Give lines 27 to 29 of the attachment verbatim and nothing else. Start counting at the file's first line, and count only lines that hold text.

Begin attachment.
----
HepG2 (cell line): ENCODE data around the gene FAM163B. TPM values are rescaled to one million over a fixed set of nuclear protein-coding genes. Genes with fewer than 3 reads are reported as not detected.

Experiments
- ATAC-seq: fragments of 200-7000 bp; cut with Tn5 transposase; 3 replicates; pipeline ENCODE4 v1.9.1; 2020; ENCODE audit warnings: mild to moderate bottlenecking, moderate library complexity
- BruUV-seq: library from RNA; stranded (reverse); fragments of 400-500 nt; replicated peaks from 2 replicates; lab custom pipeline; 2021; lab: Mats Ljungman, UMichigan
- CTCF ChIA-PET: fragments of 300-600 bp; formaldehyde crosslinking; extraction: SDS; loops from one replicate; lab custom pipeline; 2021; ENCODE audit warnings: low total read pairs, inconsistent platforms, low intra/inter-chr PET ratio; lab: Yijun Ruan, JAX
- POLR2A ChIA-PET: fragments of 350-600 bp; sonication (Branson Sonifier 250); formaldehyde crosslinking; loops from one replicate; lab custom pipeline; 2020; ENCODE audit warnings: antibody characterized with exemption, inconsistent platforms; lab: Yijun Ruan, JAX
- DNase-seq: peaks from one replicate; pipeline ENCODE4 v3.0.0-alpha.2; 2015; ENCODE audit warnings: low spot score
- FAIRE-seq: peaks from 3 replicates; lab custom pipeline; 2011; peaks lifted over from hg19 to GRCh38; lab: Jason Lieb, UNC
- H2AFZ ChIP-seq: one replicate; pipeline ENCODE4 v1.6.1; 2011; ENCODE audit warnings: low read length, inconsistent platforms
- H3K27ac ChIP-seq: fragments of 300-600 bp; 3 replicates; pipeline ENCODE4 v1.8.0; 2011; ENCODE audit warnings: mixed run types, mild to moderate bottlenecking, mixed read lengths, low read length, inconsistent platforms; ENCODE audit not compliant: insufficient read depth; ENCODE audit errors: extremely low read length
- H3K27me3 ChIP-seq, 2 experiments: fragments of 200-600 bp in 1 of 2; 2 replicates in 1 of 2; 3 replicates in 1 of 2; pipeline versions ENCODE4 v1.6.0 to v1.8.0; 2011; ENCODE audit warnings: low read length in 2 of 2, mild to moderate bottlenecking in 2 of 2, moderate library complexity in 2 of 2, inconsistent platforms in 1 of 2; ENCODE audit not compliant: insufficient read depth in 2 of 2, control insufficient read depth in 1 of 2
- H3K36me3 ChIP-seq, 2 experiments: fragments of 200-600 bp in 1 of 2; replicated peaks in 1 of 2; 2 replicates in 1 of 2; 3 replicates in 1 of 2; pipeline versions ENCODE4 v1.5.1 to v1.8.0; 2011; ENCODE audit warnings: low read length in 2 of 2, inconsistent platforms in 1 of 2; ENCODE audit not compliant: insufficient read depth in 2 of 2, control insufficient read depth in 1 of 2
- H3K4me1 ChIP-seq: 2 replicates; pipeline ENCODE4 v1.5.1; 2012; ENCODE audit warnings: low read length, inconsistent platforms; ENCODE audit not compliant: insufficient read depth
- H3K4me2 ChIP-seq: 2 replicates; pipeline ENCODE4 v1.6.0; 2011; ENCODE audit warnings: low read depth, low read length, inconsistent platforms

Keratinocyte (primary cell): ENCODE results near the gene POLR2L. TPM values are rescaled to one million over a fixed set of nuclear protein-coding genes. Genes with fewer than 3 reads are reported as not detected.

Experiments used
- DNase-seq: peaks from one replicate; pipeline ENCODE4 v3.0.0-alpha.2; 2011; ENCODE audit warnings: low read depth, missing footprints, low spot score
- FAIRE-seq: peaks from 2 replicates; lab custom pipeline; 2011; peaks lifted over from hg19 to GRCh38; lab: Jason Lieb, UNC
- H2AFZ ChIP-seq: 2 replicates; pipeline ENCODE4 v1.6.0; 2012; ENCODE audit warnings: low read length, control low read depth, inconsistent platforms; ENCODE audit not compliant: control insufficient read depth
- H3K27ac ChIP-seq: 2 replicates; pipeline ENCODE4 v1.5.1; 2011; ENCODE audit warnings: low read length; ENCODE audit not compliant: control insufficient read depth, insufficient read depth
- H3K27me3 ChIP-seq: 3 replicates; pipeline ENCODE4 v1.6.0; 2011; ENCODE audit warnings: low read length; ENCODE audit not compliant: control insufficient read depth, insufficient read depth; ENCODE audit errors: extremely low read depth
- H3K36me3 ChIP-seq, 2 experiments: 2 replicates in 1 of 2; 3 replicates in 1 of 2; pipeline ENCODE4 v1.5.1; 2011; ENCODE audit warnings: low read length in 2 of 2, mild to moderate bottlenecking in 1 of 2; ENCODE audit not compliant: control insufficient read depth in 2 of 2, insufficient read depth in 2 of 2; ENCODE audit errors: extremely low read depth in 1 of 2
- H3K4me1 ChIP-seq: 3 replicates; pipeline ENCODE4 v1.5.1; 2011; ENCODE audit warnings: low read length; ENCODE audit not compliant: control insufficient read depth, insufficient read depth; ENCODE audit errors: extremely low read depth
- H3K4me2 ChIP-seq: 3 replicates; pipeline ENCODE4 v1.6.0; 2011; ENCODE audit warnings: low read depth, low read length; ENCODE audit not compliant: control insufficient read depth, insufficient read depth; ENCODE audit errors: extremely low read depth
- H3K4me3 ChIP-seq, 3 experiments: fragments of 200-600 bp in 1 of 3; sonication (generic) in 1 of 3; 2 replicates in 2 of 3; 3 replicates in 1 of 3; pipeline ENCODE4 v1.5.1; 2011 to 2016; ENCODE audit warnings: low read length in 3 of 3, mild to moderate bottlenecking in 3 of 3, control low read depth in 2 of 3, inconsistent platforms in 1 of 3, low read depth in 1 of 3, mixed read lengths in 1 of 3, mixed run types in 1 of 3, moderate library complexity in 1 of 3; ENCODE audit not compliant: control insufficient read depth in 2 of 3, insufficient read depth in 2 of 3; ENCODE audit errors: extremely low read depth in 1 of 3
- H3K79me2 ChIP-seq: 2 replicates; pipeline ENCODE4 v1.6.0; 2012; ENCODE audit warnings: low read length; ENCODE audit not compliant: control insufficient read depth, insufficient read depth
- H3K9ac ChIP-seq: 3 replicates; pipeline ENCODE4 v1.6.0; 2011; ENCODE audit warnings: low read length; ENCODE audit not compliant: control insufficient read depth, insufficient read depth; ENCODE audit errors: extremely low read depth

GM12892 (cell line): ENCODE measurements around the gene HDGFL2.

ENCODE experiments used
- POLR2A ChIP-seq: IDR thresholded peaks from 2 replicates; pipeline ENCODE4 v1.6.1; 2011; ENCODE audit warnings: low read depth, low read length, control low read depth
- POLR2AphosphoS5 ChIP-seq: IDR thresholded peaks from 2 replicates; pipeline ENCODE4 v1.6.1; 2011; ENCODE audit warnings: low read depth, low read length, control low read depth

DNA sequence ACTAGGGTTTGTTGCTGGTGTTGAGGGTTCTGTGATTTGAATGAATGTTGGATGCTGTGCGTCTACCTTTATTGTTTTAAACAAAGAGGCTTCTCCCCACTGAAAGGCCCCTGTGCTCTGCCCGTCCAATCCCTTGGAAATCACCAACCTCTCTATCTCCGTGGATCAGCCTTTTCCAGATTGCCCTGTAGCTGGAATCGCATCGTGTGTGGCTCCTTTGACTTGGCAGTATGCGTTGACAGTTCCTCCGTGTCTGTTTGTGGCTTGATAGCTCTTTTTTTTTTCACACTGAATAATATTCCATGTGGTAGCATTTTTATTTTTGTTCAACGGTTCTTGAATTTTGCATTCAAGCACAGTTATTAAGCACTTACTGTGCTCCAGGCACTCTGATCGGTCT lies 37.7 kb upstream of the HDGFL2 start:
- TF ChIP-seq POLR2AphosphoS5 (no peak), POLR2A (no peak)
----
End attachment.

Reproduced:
- H3K9ac ChIP-seq: 3 replicates; pipeline ENCODE4 v1.6.0; 2011; ENCODE audit warnings: low read length; ENCODE audit not compliant: control insufficient read depth, insufficient read depth; ENCODE audit errors: extremely low read depth

GM12892 (cell line): ENCODE measurements around the gene HDGFL2.

ENCODE experiments used